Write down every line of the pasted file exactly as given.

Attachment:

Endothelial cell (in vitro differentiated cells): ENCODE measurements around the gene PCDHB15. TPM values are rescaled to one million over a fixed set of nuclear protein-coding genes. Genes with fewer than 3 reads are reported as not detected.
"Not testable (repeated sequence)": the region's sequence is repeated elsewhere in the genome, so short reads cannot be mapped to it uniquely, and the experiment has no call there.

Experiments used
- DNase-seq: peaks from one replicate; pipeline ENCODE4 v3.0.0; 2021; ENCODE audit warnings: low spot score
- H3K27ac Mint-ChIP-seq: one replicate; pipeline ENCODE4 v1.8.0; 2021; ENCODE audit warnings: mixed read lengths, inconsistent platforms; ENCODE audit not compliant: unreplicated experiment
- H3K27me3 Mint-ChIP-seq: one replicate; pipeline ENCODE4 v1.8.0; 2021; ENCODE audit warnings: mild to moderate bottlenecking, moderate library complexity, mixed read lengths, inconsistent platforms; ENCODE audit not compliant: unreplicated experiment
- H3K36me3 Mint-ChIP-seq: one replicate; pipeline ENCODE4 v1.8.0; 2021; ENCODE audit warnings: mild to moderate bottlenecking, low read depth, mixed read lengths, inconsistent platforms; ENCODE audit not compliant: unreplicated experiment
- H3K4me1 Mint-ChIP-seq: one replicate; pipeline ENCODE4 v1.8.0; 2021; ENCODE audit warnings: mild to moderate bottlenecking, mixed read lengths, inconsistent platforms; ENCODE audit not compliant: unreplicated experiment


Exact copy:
Endothelial cell (in vitro differentiated cells): ENCODE measurements around the gene PCDHB15. TPM values are rescaled to one million over a fixed set of nuclear protein-coding genes. Genes with fewer than 3 reads are reported as not detected.
"Not testable (repeated sequence)": the region's sequence is repeated elsewhere in the genome, so short reads cannot be mapped to it uniquely, and the experiment has no call there.

Experiments used
- DNase-seq: peaks from one replicate; pipeline ENCODE4 v3.0.0; 2021; ENCODE audit warnings: low spot score
- H3K27ac Mint-ChIP-seq: one replicate; pipeline ENCODE4 v1.8.0; 2021; ENCODE audit warnings: mixed read lengths, inconsistent platforms; ENCODE audit not compliant: unreplicated experiment
- H3K27me3 Mint-ChIP-seq: one replicate; pipeline ENCODE4 v1.8.0; 2021; ENCODE audit warnings: mild to moderate bottlenecking, moderate library complexity, mixed read lengths, inconsistent platforms; ENCODE audit not compliant: unreplicated experiment
- H3K36me3 Mint-ChIP-seq: one replicate; pipeline ENCODE4 v1.8.0; 2021; ENCODE audit warnings: mild to moderate bottlenecking, low read depth, mixed read lengths, inconsistent platforms; ENCODE audit not compliant: unreplicated experiment
- H3K4me1 Mint-ChIP-seq: one replicate; pipeline ENCODE4 v1.8.0; 2021; ENCODE audit warnings: mild to moderate bottlenecking, mixed read lengths, inconsistent platforms; ENCODE audit not compliant: unreplicated experiment